The twin demons of mental illness and addiction caused Samuel Taylor Coleridge to fail at nearly everything he attempted in life. Despite that, he produced a few works of poetic genius that have inspired generations of writers, artists and musicians. Moreover, his critical lectures and essays helped rescue Shakespeare’s reputation and secure the respectability of imaginative literature.
If you love the Bard or Tolkien or Gabriel Garcia Marquez— or Rush or Iron Maiden, for that matter— then Coleridge deserves a measure of your gratitude.
Born today in 1772 — the youngest of 14 children — Coleridge showed his intellectual aptitude early. At age six, he was already devouring books written for adults, including histories and novels like Robinson Crusoe. He hated sports, preferring to read, play and wander by himself.
His father, a village vicar and headmaster in Devonshire, died when Coleridge was eight. His family sent him off to study on scholarship at a boarding school near London, where he remembered feeling “depressed, moping, friendless.” Years would pass between visits home because his family could not afford to cover his travel costs. A classmate recalled how his affluent peers stood “intranced with admiration” to hear Coleridge “unfold, in deep and sweet intonations, the mysteries of Jamblichus, or Plotinus…, or reciting Homer in his Greek, or Pindar,” even as they “weighed the disproportion between the speech and the garb of the… inspired charity-boy!”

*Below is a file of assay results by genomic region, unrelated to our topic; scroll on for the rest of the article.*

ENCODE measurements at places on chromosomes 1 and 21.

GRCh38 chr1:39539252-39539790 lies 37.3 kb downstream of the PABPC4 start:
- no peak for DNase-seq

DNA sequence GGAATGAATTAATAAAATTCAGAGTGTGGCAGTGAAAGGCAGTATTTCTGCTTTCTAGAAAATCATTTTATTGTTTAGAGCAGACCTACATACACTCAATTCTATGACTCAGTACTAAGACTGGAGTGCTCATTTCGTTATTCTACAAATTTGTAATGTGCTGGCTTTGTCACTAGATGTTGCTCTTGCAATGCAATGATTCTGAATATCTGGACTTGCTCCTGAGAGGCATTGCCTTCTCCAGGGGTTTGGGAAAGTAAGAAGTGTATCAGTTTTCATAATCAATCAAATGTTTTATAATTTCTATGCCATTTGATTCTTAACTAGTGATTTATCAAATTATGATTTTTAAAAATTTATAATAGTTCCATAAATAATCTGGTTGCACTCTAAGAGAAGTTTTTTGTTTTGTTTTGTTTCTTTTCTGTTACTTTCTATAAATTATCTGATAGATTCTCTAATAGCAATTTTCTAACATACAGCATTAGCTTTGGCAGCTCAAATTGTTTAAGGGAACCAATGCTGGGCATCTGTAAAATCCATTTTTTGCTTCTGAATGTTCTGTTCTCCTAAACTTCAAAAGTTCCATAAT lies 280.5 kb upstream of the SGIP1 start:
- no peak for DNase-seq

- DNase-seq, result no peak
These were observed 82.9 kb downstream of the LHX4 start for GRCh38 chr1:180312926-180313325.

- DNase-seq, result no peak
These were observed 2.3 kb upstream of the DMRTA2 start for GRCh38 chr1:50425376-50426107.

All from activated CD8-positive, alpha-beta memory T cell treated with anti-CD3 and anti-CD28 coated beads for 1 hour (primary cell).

Coleridge enrolled at Cambridge in 1791 and won a prestigious poetry prize for an ode condemning the transatlantic slave trade.
At college, Coleridge’s behavior became increasingly erratic. His attraction to Unitarian theology derailed his plan to follow his father as an Anglican priest. He composed poems supportive of the French Revolution until Edmund Burke’s writings and the Reign of Terror changed his mind so thoroughly that Coleridge dropped out of Cambridge in 1793 to enlist in the 15th Dragoons — under a pseudonym he adopted to thwart creditors and hide his shame over a recent romantic rejection.
Mercifully, after a few months of miserable training, his brothers paid to rescue him from military service by reason of insanity.
He returned to Cambridge briefly, and then dropped out, hoping to start a utopian commune in the wilds of the New World with some friends, but they never left England because they could find no one foolish enough to fund the venture. Coleridge never finished his degree.
In 1795, he married Sarah Fricker. The next year, she bore him a son. Desperate for money, Coleridge considered becoming a Unitarian minister, but a wealthy admirer promised him a generous lifelong annuity to encourage him to devote himself to writing instead.
This support — plus a new friendship with the writer William Wordsworth and his sister Dorothy — inspired an intense period of creativity for Coleridge. In the next two years, he composed all of his great poems, including the epic “Rime of the Ancient Mariner” and several shorter poems, plus the intriguing fragments “Kubla Khan” and “Christabel.”
Coleridge also helped Wordsworth hone his craft. Their friendship formed the nucleus of a prolific creative circle that grew to include Lord Byron and Percy and Mary Shelley. Collectively, their work largely defined Romanticism as an English literary movement.